# Applied Math for economics question: mostly algebra help

I am teaching myself the calulus component necessary to get thorugh an econ based stats and applied math class. My algebra is killing me please help - the practive problem is given

$y = –x^3 + 7x – 4$

Give the relative extrema and points of inflection. (the application is for min and max prices / costs etc given an equation). so I have first and second derivatvies as:

$y'(x) = -3x^2 + 7$
$y''(x) = -6x$

I then set $f'(x) = 0$ and solve

$-3x^2 + 7 = 0$
$-3x^2 = -7$
$x^2 = {-7\over-3} = \frac73$
$x = \sqrt{\frac73} ~= 1.53$

BUT the package tells me the answer is

${1\over\sqrt{21}}$

a couple of questions

1) To find min and max values I solve first derivative for zero AND plug that into the original equation. I htink this is the right approach (Can I get a confirmation)?

2) ARe my derivatives coorect (they look simple enough, and I confirmed them using R (my coding skills much greater than my math skills):

> D(expression(-x^3 + 7*x -4),"x")
7 - 3 * x^2

> D(D(expression(-x^3 + 7*x -4),"x"),"x")
-(3 * (2 * x))


3) assuming the above, how does the $-3x^2 + 7 = 0$ get reduced to $x={1\over\sqrt{21}}$ I must be missing some major algebra lesson (it has been 23 years, and while it is not an exuce it is a long time).

-

Your calculation is largely correct. We have $x^2=7/3$, so $x=\pm\sqrt{7/3}$. It may be that you rejected the negative root because for "physical" reasons the variable $x$ must be non-negative. Or it may be that you forgot about the possibility that $x=-\sqrt{7/3}$.

The number $\dfrac{1}{\sqrt{21}}$ is not a solution of the equation $y'(x)=0$. You can easily verify that the answer you got is a solution by substituting in $y'(x)$, and seeing whether the result is $0$. It is.

There are various alternate ways to write the solutions. For example, we can write the solutions as $\pm\frac{\sqrt{7}}{\sqrt{3}}$. Then you can multiply top and bottom by $\sqrt{3}$ to obtain $\pm \dfrac{\sqrt{21}}{3}$. This procedure is called rationalizing the denominator. (Some people do not like square roots in the denominator.) Perhaps the person solving the problem made a mistake in rationalizing the denominator.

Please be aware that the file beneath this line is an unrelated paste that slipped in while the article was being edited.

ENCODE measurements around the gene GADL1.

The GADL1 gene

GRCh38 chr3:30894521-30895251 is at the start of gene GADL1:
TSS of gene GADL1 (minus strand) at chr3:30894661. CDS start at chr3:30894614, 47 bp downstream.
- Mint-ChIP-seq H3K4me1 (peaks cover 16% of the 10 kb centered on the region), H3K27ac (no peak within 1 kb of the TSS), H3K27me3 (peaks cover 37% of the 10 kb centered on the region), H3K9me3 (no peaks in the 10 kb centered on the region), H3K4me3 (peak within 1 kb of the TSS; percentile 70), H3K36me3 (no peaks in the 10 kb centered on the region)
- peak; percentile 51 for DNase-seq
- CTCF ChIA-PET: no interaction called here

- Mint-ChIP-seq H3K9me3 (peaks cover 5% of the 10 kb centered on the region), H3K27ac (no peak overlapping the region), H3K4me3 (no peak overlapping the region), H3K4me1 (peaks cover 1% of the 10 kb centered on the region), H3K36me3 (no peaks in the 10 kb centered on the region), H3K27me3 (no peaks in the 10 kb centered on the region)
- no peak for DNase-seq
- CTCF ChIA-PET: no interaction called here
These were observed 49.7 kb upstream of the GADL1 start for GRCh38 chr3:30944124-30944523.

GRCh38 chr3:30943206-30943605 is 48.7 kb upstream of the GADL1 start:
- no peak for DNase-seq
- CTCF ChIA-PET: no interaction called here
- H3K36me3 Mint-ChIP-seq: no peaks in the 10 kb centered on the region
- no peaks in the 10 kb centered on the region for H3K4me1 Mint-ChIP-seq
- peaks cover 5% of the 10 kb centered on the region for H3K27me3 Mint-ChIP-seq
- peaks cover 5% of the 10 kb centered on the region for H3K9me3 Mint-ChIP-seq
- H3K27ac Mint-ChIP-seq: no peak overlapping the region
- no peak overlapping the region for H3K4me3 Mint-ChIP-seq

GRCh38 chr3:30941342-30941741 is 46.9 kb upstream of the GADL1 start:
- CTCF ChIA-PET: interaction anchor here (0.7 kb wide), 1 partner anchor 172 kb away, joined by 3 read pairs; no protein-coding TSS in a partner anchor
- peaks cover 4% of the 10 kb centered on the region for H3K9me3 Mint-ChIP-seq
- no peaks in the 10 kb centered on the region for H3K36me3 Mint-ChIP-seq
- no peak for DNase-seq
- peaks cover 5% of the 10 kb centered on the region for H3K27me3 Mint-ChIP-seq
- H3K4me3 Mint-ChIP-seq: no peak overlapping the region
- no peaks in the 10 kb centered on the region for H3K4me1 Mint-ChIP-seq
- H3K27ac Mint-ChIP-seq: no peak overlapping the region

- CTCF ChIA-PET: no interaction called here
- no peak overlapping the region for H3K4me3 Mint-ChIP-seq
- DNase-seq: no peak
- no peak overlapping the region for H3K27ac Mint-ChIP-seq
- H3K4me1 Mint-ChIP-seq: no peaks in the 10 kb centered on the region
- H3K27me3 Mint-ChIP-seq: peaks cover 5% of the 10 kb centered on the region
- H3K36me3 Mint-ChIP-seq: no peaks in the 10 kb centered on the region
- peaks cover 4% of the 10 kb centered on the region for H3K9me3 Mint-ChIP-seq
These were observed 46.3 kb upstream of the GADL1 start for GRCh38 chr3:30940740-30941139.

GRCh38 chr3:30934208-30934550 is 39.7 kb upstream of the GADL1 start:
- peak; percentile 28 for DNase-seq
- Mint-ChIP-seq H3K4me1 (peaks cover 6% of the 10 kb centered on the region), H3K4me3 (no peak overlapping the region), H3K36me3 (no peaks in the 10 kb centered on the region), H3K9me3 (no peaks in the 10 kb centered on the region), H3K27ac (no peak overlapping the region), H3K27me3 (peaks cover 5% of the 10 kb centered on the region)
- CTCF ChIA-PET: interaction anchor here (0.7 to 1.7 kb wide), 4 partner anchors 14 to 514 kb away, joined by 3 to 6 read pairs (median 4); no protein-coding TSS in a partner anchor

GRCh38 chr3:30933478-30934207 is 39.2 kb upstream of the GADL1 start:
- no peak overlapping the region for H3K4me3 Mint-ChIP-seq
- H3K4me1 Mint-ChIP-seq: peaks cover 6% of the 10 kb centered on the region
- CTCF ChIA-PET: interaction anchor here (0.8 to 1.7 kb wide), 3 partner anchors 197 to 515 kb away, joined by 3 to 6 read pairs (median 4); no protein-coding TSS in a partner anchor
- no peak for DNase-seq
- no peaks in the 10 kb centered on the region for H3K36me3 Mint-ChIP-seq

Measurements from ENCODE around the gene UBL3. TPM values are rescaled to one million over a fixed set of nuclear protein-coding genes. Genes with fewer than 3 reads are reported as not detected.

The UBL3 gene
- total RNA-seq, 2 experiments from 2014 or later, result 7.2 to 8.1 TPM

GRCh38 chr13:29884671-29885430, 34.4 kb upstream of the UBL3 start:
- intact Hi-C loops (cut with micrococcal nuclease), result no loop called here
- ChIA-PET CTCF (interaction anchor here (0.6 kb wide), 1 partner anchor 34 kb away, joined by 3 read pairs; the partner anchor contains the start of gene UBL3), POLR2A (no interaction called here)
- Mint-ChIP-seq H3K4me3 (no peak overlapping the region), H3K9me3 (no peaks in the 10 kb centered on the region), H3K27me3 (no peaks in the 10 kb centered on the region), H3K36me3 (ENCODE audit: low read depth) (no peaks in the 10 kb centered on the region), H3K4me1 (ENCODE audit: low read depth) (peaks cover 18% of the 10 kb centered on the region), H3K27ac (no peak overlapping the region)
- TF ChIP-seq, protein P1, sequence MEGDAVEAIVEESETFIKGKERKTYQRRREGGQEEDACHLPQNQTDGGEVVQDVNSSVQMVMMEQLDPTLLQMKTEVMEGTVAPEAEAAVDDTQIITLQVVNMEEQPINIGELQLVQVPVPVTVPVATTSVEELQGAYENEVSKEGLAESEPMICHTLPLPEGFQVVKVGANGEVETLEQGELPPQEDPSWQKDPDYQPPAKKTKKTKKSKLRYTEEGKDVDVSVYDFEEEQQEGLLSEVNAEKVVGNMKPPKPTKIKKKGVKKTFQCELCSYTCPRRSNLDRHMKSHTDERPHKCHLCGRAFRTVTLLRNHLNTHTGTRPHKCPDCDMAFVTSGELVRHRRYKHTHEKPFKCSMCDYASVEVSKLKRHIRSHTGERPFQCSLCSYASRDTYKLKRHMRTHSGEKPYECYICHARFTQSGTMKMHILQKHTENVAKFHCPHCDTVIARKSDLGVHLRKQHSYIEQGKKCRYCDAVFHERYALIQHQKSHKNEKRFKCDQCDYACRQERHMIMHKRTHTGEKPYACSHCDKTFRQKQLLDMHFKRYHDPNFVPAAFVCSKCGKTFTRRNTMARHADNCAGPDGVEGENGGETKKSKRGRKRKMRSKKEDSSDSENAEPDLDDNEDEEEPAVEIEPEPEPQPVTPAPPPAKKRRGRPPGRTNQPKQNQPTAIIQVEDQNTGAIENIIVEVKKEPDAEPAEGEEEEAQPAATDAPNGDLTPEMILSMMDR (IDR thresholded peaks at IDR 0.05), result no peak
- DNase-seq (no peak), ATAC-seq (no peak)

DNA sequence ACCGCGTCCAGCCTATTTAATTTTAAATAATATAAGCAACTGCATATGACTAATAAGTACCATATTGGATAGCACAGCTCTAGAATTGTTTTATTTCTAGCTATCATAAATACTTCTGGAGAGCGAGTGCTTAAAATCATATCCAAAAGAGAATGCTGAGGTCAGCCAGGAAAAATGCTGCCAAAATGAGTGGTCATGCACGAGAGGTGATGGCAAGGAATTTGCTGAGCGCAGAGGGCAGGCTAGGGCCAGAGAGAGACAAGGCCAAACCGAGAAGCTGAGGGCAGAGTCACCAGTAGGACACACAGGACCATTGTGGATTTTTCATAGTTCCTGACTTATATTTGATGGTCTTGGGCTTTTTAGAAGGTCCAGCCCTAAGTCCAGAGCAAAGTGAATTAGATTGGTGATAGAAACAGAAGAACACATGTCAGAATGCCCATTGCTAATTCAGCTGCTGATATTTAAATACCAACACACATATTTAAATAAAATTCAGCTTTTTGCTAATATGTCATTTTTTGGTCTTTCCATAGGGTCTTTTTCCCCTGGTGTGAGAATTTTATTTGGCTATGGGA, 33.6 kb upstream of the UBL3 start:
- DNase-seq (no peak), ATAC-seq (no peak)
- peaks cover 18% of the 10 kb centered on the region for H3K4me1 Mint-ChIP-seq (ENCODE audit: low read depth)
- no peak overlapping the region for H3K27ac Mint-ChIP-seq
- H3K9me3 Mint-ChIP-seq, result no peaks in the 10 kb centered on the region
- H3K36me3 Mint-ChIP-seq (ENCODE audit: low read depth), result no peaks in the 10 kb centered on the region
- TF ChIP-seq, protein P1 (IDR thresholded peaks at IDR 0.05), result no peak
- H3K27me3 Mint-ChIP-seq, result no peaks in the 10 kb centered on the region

Yes, to find the relative (aka local) maximum and minimum values for your function, you substitute the two values where $y'(x)=0$. To see what's happening, using software or in some other way, graph the function. We hit the top of a hill at $x=\sqrt{7/3}$, and the bottom of a valley at $x=-\sqrt{7/3}$.

Important: Your function does not have a maximum or minimum. For very large positive $x$, it is huge negative, and for very large negative $x$, it is huge positive.

-
I missed the +/- in front of the sqrt. Typo, thanks for catching that. But you are agreeing with me that what the software tells me is correct 1/sqrt(21) is not actually right? That would seem to underscore my inabilty to come up with that solution. – akaphenom Nov 23 '12 at 17:16
Certainly $1/\sqrt{21}$ is not a solution of $y'(x)=0$ for the function $y(x)$ that you wrote down. It is possible that you did not write down the correct $y(x)$. – André Nicolas Nov 23 '12 at 17:23
no chance I copied it wrong, I used cut and paste. I have been finding wrong answers all semested, in areas I have more confidence in I am better at alerting. Since my algebra is poor, I thought i was being dumb. THank you – akaphenom Nov 23 '12 at 17:25
Please see the important comment I added at the end. The function $y(x)$ has neither a maximum nor a minimum. But it does have local (relative) max and min. – André Nicolas Nov 23 '12 at 17:30
It is a good observation, and noted – akaphenom Nov 23 '12 at 17:35